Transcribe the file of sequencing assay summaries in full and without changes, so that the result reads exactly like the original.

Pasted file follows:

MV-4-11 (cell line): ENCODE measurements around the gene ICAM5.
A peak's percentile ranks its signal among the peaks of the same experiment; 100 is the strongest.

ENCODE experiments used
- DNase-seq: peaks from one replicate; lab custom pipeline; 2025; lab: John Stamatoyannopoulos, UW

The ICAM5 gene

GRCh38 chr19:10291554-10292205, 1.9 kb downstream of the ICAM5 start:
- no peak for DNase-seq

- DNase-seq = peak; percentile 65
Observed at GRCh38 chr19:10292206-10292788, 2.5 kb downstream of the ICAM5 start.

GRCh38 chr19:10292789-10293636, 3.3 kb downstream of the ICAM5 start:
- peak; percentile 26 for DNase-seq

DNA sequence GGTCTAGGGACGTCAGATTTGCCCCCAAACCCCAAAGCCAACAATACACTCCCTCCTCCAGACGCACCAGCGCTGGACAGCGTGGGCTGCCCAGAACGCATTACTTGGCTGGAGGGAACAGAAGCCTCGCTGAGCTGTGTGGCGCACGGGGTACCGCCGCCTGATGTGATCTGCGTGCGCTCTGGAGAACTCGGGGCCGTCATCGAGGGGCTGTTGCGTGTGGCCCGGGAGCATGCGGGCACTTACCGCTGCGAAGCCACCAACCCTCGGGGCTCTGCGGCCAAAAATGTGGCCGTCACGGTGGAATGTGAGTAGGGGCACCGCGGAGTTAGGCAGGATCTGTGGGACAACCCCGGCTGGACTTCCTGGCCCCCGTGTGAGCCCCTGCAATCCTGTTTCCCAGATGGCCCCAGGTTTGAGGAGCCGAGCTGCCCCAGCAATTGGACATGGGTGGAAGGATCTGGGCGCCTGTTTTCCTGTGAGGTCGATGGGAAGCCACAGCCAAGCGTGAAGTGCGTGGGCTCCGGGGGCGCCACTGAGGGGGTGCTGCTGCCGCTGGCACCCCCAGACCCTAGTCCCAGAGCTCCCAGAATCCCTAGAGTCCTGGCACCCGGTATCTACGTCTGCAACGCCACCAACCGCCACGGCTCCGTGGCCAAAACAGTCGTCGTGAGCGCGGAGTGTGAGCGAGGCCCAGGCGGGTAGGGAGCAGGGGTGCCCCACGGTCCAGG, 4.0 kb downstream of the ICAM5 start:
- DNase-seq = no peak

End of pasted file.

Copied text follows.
MV-4-11 (cell line): ENCODE measurements around the gene ICAM5.
A peak's percentile ranks its signal among the peaks of the same experiment; 100 is the strongest.

ENCODE experiments used
- DNase-seq: peaks from one replicate; lab custom pipeline; 2025; lab: John Stamatoyannopoulos, UW

The ICAM5 gene

GRCh38 chr19:10291554-10292205, 1.9 kb downstream of the ICAM5 start:
- no peak for DNase-seq

- DNase-seq = peak; percentile 65
Observed at GRCh38 chr19:10292206-10292788, 2.5 kb downstream of the ICAM5 start.

GRCh38 chr19:10292789-10293636, 3.3 kb downstream of the ICAM5 start:
- peak; percentile 26 for DNase-seq

DNA sequence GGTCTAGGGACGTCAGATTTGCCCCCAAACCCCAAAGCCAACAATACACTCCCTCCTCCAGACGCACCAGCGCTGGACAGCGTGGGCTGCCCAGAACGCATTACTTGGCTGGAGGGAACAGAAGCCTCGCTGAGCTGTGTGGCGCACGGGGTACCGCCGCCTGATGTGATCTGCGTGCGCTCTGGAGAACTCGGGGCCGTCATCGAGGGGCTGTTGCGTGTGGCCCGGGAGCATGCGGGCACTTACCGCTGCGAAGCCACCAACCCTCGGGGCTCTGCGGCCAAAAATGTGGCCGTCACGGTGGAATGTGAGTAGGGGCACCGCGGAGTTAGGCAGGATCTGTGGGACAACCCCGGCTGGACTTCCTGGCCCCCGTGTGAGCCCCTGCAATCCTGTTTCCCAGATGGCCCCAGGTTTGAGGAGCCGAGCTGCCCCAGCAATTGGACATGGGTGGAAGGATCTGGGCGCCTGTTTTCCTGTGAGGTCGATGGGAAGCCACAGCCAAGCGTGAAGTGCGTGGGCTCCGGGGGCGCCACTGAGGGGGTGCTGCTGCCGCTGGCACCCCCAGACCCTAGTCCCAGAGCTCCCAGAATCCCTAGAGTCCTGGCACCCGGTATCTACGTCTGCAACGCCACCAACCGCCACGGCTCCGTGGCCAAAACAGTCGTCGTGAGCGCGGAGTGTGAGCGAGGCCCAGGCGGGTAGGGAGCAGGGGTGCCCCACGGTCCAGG, 4.0 kb downstream of the ICAM5 start:
- DNase-seq = no peak